A previously conducted systemic app review on 88 genetic apps available in the USA found that 55.7% (n = 49) were created by commercial companies, and only 13.6% (n = 12) were created by a reliable or credible agency (Talwar et al. 2019). These apps were also predominantly focused on health professional students rather than patients (86.4%, n = 74), and over one-third of the apps did not have a customer rating. Whilst the apps had the potential to promote healthy behaviours based on genetic information, the accuracy and evidence of their recommendations are unclear. The authors also expressed concerns regarding the quality of the apps overall. The present systematic app review will focus on identifying specifically patient-facing smartphone apps related to genetic or genomic conditions available in the UK and explore their purpose, functions, and quality, thereby feeding into the proposed design of the aforementioned app. This review is part of a larger research study, which underpins the design of the mobile app, also including interviews with community members to define user requirements and a systematic review of the literature. It is hoped that this three-pronged approach will help us to define the required content and also the best way to present this within the app.
A systematic app review and content synthesis was conducted on genomic/genetic apps available in the UK. Where applicable, the review aligned with the Preferred Reporting Items for Systematic Reviews and Meta-Analysis (PRISMA) guidelines (Moher et al. 2009).
Search strategy and inclusion criteria
Apps were identified from the NHS App Library and the UK Google Play and Apple App stores from the 28th of June until the 1st of July 2021. Keywords for the search included: genetic, genetic condition/s, genetic disease/s, DNA, genome, genomic, genomic condition/s, and genomic disease/s.
Patient-facing apps that focussed on genetic conditions (for any purpose) and were aimed at adults (18 years or older) were included. Apps were included regardless of whether they were aimed at groups or individuals. Apps covering other health conditions (e.g. infectious diseases) not in English and those aimed at children, healthcare providers, organisations, and students were excluded. Apps were also excluded if they required external devices (e.g. wearables, virtual reality headsets, or smartwatches) or if they relied on DNA kits/samples or genetic counselling to login.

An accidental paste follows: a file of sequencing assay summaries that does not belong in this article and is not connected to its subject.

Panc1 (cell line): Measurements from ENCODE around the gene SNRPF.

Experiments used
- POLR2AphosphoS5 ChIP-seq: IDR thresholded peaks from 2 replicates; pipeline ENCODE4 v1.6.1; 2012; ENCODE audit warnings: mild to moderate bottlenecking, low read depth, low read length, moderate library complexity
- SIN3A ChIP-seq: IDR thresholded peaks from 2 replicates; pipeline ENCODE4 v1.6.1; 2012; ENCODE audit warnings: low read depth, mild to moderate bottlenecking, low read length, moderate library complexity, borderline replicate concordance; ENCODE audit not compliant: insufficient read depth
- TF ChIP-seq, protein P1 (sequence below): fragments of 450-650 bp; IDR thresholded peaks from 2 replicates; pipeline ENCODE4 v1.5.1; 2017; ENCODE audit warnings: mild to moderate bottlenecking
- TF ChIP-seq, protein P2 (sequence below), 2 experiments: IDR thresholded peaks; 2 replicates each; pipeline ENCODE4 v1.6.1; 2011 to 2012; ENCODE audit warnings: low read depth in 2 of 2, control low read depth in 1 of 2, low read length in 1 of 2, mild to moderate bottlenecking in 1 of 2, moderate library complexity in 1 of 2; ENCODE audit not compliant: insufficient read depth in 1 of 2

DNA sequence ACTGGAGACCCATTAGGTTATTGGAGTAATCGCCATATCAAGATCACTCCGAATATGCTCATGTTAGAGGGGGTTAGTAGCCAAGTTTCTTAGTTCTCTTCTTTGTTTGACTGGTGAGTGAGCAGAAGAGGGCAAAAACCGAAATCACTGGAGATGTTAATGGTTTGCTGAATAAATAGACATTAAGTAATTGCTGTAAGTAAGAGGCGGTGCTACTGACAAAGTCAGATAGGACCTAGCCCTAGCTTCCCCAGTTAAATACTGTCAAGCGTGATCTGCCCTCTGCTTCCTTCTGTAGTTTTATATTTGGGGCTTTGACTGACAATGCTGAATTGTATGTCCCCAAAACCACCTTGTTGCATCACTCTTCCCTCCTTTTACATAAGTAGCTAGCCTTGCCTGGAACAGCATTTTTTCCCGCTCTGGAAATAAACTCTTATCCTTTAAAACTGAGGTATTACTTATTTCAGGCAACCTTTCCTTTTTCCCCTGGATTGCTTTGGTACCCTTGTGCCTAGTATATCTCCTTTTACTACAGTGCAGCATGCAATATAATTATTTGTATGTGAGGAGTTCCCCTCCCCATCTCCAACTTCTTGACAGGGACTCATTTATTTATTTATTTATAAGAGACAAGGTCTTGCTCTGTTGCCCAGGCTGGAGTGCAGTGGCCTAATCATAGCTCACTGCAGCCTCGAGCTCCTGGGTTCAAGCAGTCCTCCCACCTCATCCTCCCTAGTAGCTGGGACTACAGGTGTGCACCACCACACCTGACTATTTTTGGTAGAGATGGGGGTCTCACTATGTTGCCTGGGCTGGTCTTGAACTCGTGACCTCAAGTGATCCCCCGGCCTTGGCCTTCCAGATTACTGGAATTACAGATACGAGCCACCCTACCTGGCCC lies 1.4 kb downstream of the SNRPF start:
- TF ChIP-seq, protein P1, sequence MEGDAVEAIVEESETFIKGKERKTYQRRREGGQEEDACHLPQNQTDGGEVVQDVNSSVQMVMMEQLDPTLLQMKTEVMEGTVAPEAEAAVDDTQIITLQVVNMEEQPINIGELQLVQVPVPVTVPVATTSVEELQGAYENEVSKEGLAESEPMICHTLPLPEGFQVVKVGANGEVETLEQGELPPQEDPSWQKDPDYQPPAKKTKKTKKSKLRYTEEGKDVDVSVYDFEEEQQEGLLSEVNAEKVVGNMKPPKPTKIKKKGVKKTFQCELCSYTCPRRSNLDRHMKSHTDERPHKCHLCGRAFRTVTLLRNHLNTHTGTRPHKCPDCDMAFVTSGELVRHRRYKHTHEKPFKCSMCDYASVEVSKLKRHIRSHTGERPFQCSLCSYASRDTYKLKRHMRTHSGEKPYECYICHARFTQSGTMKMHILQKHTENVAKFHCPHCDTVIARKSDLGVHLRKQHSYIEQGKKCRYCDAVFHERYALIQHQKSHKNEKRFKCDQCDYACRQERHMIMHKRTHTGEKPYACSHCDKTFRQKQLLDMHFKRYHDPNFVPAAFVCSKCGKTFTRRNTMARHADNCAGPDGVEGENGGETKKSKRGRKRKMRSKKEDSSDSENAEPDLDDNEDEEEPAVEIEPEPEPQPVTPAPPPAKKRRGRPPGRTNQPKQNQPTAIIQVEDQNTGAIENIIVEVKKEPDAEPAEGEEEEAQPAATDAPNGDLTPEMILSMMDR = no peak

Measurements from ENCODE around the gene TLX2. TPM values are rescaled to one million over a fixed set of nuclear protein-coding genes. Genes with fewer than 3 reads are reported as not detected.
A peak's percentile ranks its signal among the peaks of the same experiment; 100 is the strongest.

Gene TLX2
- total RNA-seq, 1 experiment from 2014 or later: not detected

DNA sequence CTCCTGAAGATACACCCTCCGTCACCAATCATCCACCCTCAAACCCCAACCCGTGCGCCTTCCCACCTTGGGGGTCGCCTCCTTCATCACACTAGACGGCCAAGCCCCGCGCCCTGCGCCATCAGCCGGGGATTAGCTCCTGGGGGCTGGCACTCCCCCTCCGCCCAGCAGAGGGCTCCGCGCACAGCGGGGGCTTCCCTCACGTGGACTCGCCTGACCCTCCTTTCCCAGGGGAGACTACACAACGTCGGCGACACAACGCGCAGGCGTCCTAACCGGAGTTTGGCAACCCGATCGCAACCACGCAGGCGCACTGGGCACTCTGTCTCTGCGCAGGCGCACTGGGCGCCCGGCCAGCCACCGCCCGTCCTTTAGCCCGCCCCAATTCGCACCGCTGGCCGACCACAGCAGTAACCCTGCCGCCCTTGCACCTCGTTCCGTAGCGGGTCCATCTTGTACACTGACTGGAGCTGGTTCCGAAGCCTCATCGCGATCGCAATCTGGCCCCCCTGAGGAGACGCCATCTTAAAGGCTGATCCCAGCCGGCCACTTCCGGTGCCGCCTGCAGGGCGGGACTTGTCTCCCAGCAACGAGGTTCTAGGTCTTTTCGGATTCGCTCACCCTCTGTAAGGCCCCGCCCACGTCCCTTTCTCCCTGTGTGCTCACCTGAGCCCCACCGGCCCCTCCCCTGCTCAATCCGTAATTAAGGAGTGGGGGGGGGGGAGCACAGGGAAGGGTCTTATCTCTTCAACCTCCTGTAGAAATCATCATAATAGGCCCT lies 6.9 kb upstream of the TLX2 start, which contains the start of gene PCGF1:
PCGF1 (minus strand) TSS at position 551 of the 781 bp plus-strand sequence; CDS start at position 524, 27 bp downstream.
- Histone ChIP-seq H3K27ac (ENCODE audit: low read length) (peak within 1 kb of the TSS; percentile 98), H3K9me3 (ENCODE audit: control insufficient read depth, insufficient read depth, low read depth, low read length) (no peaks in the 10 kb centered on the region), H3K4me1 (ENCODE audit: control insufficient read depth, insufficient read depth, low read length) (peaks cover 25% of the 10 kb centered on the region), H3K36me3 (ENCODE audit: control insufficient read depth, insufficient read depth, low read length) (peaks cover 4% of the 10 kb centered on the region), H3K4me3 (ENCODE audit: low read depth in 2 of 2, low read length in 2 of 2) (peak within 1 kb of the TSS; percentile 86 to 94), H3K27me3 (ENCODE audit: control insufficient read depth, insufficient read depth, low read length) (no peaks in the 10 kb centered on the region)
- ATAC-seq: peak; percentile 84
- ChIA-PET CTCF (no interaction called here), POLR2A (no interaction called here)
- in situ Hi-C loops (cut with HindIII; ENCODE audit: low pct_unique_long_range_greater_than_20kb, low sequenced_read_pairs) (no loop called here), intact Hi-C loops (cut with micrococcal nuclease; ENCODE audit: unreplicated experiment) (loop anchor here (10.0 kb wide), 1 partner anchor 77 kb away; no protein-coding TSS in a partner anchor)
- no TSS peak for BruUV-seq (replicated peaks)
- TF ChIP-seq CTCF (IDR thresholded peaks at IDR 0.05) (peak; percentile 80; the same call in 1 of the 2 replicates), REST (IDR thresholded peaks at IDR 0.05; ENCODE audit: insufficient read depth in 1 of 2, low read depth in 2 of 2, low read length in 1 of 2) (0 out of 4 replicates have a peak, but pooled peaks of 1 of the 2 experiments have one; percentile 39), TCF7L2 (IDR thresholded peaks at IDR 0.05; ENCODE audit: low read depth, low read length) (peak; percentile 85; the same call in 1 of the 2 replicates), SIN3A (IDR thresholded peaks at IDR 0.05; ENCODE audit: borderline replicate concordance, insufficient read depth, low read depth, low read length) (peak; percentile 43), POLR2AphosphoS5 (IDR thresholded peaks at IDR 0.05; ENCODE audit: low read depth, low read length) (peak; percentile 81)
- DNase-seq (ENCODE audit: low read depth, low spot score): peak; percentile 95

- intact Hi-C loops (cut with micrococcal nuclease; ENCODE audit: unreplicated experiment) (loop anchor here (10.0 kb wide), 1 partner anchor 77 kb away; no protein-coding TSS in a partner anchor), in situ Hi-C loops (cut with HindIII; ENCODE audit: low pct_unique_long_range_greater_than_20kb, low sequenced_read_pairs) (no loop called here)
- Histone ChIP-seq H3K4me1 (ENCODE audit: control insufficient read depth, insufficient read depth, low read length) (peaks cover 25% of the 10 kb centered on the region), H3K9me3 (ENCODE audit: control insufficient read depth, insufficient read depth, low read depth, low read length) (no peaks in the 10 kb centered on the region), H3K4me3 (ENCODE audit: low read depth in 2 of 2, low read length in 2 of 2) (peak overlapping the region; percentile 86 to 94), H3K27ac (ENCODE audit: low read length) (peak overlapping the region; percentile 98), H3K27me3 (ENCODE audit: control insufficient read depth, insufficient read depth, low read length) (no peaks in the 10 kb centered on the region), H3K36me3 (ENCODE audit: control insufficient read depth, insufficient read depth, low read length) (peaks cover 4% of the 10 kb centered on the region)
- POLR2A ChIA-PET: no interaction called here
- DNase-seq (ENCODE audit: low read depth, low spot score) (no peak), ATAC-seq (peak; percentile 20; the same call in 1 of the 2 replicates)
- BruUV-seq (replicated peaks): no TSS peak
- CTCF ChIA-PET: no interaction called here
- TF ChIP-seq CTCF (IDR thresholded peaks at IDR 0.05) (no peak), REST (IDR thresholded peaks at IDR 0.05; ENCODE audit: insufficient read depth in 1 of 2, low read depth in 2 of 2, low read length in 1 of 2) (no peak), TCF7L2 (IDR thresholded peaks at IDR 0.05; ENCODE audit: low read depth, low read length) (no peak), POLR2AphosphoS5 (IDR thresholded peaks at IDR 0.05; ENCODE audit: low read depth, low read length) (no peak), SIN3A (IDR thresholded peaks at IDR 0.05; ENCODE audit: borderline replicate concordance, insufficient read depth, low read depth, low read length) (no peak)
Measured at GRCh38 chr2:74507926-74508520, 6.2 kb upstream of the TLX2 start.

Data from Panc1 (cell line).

We selected relevant apps through a two-step process. Two authors (AV and NG) first screened the app markets by reading relevant app names and descriptions. Duplicates were removed between the markets and the individual searches. Second, three authors (NG, AV, and AD) downloaded the apps and screened them for eligibility. Two researchers reviewed each app, whereby two (NG and AV) reviewed those in the Apple App store using the iPhone SE (iOS 13.6.1) and iPhone 12 Pro (iOS 14.7.1) devices. Two researchers (NG and AD) reviewed those available in the Google Play store using the Samsung Galaxy A41 (Android 10 with One UI 2.0) and Samsung Galaxy S7 (Android 8.0.0).
Informed by previous app reviews (Ali et al. 2020; Gasteiger et al. 2021), a coding sheet was created on Microsoft Excel, into which three raters (AV, NG and AD) extracted data from the apps (see Table 1). Descriptive information included the app’s name, developer, version number, the app market/s in which it was available, cost to download, whether it was affiliated with a professional health/medical body or charity, average user rating, and the number of user ratings. We assessed descriptive technical content by determining whether apps contained a privacy strategy, mentioned third-party authorisations, and whether they asked to work in the background, worked offline, or were asked to enable push notifications.